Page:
BEIRUT - The Lebanese parliament's budget committee said on Thursday it had finished studying the government's 2019 budget plan and had found ways to reduce the deficit from a proposed 7.6% of gross domestic product to 6.6%, several Lebanese media reported.
The International Monetary Fund said this month that based on the government's budget plan, it estimated the heavily indebted state would record a 2019 deficit equivalent to around 9.75% of GDP.
Speaking at a news conference, the committee's chairman Ibrahim Kanaan urged Lebanon's coalition government to quickly start preparing a state budget for 2020, Voice of Lebanon radio station reported.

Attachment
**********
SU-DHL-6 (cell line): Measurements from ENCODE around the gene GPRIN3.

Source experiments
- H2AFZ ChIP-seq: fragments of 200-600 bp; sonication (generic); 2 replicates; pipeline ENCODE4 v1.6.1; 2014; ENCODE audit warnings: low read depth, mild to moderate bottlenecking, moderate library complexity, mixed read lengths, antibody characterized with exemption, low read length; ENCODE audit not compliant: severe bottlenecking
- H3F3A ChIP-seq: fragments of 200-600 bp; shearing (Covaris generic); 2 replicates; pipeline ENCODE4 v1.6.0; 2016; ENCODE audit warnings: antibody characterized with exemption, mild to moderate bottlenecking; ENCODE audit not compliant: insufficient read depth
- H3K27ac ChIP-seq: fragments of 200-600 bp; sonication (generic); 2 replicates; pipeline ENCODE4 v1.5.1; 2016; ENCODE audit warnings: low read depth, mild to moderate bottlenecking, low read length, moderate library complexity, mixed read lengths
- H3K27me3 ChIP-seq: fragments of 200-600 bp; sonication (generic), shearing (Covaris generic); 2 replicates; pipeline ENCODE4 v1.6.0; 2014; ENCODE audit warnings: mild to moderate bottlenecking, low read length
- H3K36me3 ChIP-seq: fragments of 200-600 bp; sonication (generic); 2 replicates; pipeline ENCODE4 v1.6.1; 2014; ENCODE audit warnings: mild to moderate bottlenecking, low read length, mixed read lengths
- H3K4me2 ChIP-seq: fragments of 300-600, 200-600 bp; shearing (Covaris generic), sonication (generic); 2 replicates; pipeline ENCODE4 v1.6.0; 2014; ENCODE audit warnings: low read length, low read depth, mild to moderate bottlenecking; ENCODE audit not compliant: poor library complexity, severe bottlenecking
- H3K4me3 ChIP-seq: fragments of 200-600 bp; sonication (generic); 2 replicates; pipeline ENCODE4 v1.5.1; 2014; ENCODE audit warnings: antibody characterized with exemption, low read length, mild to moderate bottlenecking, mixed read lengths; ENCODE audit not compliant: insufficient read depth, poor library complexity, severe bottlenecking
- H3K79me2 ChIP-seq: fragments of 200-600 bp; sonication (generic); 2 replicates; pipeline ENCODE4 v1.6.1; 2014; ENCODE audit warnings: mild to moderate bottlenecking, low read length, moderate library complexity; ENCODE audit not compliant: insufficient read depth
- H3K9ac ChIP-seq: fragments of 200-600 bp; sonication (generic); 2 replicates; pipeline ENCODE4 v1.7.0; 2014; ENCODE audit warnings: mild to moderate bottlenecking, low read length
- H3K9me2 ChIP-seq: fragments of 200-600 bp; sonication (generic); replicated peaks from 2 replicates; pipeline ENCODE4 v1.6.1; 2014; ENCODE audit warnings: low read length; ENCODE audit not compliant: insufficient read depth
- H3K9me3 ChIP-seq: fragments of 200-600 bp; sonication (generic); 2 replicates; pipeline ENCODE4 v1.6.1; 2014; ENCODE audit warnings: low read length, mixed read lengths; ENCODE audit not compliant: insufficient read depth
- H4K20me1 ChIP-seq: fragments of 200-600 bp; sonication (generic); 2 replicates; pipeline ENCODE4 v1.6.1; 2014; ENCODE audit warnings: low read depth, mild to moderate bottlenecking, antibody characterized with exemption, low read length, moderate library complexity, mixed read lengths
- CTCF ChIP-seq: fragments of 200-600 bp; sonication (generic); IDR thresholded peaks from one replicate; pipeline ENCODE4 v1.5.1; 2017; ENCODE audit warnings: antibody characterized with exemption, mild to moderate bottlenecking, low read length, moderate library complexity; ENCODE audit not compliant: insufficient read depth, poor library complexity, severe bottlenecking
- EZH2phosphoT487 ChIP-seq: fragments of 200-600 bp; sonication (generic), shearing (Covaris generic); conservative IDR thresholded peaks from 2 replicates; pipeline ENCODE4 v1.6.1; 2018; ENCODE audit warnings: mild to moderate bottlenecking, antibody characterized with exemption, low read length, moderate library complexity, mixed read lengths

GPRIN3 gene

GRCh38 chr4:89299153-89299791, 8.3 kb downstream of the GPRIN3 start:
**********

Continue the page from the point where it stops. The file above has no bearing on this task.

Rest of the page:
Parliament must approve the budget before it can become law, a process that the government had initially hoped would be completed by the end of June.
The budget is seen as a critical test of Lebanon's ability to confront years of economic mismanagement that has led it to accumulate one of the world's heaviest public debt burdens, equivalent to around 150% of GDP.
The IMF's Article IV mission to Lebanon said the budget plan, which includes cuts in spending and new revenue sources, and reforms to the heavily subsidised electricity sector, were "first steps on a long path" to rebalancing the economy.
It urged the government to identify and enact more lasting cuts in spending and increases in revenue, and said it needed to move towards a primary surplus - which excludes debt servicing costs - of around 4.5% of GDP from a small primary deficit now over the medium-long term.
(Reporting by Angus McDowall; Editing by Toby Chopra) ((firstname.lastname@example.org; Reuters Messaging: email@example.com))